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Beltrami County, MN
Beltrami County, MN
Kitchi is located in Beltrami County, Minnesota. This lake is 1,858 acres in size. It is approximately 50 feet deep at its deepest point. When fishing, anglers can expect to catch a variety of fish including Black Bullhead, Bluegill, Brown Bullhead, Largemouth Bass, Muskie, Northern Pike, Rock Bass, Walleye, Yellow Bullhead, Yellow Perch, Pumpkinseed,.
1,858 acres
50 feet
0 feet
14.2 miles
No ramp
Black Bullhead
Black Crappie
Brown Bullhead
Largemouth Bass
Northern Pike
Rock Bass
Yellow Bullhead
Yellow Perch
Cisco (Tullibee)
Common Shiner
Hybrid Sunfish
Lake Whitefish
River Redhorse
Shorthead Redhorse
White Sucker
NOTE: This list may not be all inclusive of all speices present in Kitchi.
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Kitchi Lake is one of several connected lakes joined via the Mississippi and Turtle rivers that comprise the Cass Lake chain of lakes. Kitchi supports a limited amount of residential development along its lakeshore, although there are several resorts. The lake is located in southeastern Beltrami County approximately 18 miles east of Bemidji. It is a 1,785 acre lake with a 50 foot maximum depth. There is no developed public boat ramp on Kitchi Lake; however, boaters can access the lake by following the Turtle River upstream from the north side of Cass Lake. A scenic northern Minnesota lake, Kitchi lies within the boundaries of both the Leech Lake Indian Reservation and the Chippewa National Forest.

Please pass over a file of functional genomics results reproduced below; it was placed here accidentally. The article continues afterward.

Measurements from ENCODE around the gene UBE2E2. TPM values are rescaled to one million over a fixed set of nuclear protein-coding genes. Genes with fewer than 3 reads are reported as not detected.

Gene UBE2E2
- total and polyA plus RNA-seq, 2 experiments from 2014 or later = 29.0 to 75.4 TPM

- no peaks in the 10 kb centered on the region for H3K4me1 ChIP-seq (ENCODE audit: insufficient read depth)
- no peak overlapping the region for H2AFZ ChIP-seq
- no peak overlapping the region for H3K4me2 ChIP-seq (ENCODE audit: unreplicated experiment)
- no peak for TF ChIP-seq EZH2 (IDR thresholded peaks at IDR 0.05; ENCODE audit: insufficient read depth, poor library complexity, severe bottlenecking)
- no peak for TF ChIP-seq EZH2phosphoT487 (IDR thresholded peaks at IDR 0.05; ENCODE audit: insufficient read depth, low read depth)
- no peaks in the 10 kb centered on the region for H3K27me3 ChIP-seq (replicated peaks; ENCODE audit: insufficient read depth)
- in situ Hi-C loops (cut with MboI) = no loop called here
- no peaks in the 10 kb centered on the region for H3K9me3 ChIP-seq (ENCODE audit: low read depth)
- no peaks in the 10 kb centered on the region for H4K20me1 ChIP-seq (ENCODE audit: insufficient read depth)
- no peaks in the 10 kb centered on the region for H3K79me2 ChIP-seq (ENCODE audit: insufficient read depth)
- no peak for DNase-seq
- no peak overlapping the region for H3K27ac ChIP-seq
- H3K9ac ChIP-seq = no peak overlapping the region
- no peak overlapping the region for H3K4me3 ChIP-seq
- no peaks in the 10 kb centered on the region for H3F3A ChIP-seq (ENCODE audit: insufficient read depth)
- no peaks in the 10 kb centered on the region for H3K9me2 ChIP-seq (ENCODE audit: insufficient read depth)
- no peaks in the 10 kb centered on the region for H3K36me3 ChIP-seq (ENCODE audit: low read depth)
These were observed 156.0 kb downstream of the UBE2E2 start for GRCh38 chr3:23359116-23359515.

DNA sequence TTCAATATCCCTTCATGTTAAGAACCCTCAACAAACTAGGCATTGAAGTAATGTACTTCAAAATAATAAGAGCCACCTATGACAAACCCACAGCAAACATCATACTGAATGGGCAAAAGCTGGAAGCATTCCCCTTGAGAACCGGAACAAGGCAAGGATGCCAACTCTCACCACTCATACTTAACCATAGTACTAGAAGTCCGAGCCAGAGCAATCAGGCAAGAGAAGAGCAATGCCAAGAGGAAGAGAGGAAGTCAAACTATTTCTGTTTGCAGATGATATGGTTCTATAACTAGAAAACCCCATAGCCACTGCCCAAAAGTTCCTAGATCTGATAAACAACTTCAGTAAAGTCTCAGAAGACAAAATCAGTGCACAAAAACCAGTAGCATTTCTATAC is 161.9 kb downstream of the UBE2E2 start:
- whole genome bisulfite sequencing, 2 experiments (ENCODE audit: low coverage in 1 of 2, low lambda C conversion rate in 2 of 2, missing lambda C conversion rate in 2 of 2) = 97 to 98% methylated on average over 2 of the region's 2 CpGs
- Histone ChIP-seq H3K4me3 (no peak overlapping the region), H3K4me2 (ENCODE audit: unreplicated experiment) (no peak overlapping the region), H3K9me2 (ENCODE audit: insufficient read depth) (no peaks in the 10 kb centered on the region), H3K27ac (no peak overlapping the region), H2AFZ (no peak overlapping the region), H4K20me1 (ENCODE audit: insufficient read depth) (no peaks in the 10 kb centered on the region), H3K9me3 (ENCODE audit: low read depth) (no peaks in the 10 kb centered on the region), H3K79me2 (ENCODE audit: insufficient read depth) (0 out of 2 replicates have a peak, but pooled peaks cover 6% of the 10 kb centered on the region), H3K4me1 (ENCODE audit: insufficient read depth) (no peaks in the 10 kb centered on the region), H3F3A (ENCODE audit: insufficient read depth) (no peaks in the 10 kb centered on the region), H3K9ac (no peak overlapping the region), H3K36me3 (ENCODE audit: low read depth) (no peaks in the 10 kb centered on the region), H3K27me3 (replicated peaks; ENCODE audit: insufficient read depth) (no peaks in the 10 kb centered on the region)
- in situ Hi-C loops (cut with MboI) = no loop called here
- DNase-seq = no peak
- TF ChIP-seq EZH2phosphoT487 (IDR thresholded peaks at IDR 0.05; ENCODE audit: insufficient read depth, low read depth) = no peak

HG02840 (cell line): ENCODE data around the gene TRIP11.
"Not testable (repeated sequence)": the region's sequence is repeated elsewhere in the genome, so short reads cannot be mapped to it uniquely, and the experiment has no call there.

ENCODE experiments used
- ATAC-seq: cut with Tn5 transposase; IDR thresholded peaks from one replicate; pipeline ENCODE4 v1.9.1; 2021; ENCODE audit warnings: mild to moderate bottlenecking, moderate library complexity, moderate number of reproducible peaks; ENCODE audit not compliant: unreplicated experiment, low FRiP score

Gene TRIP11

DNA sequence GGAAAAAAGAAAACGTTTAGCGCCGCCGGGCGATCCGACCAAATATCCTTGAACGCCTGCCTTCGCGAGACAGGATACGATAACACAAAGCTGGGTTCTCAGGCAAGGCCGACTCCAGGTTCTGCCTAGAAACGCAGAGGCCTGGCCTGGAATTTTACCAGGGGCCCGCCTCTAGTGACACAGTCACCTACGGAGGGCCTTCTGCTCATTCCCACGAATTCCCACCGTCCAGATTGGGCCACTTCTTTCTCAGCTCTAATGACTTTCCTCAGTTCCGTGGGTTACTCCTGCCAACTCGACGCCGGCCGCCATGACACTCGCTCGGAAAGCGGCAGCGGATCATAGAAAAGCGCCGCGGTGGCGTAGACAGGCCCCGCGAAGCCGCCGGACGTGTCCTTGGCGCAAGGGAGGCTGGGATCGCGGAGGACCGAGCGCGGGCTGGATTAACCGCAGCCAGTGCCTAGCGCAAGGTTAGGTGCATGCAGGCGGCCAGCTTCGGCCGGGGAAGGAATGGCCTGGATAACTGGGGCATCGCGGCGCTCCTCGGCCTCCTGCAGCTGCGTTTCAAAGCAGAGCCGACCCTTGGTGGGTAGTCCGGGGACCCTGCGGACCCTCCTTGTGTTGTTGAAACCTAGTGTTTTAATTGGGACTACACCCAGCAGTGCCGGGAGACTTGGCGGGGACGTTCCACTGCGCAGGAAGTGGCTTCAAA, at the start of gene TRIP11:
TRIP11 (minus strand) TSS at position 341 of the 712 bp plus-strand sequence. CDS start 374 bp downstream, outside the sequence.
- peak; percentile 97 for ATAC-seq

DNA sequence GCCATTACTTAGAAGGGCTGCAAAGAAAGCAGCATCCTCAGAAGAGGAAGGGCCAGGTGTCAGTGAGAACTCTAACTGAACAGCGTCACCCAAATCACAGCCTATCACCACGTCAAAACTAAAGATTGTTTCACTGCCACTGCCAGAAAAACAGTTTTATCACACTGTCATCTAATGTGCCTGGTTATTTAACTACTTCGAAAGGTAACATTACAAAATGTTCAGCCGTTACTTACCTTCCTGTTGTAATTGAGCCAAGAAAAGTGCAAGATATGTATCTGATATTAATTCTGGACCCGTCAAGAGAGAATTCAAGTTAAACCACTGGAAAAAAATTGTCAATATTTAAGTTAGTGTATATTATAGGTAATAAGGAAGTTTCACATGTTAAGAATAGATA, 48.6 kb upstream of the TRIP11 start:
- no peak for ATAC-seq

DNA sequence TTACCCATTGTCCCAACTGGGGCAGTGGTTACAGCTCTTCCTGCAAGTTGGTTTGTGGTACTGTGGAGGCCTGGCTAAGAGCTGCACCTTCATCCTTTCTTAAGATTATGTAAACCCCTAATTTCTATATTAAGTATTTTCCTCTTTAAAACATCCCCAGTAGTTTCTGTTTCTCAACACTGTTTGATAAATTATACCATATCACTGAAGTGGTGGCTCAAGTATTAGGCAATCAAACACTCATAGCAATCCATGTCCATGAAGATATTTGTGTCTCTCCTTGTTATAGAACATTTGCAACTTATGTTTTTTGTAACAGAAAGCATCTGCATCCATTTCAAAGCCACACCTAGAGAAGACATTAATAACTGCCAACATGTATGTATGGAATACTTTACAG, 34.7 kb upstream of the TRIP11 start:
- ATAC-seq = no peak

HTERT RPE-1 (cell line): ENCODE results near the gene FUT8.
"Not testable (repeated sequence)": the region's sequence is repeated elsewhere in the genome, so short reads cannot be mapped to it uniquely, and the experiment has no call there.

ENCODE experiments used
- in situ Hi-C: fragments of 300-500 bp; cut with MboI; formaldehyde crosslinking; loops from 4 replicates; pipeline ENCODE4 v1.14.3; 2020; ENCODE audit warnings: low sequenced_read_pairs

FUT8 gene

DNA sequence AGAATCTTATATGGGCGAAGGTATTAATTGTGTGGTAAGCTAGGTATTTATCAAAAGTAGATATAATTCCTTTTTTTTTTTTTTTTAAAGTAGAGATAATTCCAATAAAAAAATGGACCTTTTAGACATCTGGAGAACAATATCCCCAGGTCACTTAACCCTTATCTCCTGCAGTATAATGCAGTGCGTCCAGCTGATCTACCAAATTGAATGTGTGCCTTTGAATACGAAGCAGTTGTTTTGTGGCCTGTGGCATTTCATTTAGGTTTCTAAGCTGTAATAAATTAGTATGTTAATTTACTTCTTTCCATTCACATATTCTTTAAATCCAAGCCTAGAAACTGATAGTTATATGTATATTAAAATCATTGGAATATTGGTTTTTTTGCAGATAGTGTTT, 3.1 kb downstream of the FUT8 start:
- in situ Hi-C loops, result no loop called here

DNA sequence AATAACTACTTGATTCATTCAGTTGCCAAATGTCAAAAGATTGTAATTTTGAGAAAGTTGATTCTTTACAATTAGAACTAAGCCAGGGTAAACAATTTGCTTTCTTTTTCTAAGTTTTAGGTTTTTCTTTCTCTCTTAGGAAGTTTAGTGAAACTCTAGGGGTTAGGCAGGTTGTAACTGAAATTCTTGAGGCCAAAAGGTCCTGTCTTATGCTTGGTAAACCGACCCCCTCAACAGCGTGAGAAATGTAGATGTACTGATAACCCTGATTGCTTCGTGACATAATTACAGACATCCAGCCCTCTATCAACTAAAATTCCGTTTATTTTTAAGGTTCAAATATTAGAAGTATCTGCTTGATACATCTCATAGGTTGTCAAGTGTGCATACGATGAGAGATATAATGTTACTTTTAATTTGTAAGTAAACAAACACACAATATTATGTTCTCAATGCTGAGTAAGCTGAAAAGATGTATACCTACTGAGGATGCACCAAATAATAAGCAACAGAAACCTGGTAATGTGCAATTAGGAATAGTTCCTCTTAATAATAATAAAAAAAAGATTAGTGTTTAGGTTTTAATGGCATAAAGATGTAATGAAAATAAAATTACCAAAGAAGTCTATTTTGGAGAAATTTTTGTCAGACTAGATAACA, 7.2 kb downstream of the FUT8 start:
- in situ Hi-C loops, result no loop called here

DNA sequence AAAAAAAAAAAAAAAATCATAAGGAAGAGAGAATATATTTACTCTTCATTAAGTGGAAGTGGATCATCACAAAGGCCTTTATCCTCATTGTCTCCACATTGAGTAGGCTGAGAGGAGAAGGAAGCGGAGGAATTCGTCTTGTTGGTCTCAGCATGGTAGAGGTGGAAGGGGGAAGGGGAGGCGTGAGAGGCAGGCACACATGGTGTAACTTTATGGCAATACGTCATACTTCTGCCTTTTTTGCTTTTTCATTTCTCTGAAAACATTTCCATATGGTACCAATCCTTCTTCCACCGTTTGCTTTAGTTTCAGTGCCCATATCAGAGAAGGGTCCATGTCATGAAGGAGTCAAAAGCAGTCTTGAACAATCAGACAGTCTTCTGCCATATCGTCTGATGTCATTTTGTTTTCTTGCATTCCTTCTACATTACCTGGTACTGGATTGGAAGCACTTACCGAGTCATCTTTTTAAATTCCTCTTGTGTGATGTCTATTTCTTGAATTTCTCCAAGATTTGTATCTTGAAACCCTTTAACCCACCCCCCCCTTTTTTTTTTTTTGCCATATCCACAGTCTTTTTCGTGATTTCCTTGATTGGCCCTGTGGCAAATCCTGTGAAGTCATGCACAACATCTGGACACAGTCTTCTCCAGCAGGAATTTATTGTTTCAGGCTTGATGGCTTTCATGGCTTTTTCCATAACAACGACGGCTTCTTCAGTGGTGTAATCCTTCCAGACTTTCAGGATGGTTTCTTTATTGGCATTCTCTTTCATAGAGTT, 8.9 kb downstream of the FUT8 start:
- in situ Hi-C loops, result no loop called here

Water levels in this system are affected by dam operations on the Mississippi River. Water level fluctuations can affect growth of emergent and submerged vegetation as well as availability of potential spawning habitat. In addition, fish populations in these connected waters are frequently influenced by fish movement between lakes. Walleye is the primary management species for Kitchi, and secondary management species include northern pike, black crappie, and muskellunge.

Kitchi Lake is indirectly connected to Lake Andrusia which is a source of brood stock for the Big Lake Creek spawn taking station. Under DNR policy, ten percent of the annual walleye egg take is returned to the source water as fry. In the Cass Lake Chain, any stocking or natural reproduction should be looked at in the context of the entire connected system of lakes. In Kitchi, the Leech Lake Band of Ojibwe has been stocking walleye fry on alternate years since 1993.

The Kitchi Lake walleye fishery is best considered in the context of the numerous connected waters of the Cass Lake chain. This includes lakes connected to the Turtle River, which flows through Kitchi and into Cass, as well as those connected to the Mississippi River, which also flows into (and out of) Cass Lake. Kitchi has a reputation - along with several other lakes connected to Cass Lake - as being a good early season walleye fishing lake. Throughout the Cass Lake system, many fish make significant runs each spring, following the Mississippi or Turtle rivers while on their spawning migrations. Walleye tagging studies have demonstrated that fish from throughout the system become mixed during this process of searching out various spawning locations. Since spawning is usually completed shortly before the season opener, walleyes are often found gradually working their way back toward the main lakes, feeding frequently along the way.

In Kitchi Lake, walleye abundance over the past three population assessments has been fairly consistent, and is considered typical for this type of lake. In 2009, walleye ranged from 10 to 23 inches in length and were represented by seven different year classes. The 2006 year class (age-3) dominated the gill net sample.